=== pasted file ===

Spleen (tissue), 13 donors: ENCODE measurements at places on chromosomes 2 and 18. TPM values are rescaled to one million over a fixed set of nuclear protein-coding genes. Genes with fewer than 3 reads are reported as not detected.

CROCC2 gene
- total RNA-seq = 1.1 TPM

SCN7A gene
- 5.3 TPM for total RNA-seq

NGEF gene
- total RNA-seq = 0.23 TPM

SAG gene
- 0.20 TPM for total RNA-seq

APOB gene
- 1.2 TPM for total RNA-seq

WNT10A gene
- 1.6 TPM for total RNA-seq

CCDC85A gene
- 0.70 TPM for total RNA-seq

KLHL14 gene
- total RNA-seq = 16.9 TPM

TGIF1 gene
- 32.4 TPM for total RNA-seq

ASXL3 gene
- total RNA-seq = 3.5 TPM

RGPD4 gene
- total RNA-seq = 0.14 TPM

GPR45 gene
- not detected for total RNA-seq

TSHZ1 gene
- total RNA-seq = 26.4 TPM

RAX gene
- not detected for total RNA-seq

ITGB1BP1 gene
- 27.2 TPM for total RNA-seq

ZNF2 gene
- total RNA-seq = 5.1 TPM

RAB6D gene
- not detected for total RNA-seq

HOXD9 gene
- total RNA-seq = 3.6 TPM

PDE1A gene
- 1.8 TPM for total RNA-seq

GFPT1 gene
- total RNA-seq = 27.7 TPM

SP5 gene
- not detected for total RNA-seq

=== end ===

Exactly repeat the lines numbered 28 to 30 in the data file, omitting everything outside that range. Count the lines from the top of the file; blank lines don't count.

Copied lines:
RAX gene
- not detected for total RNA-seq

ITGB1BP1 gene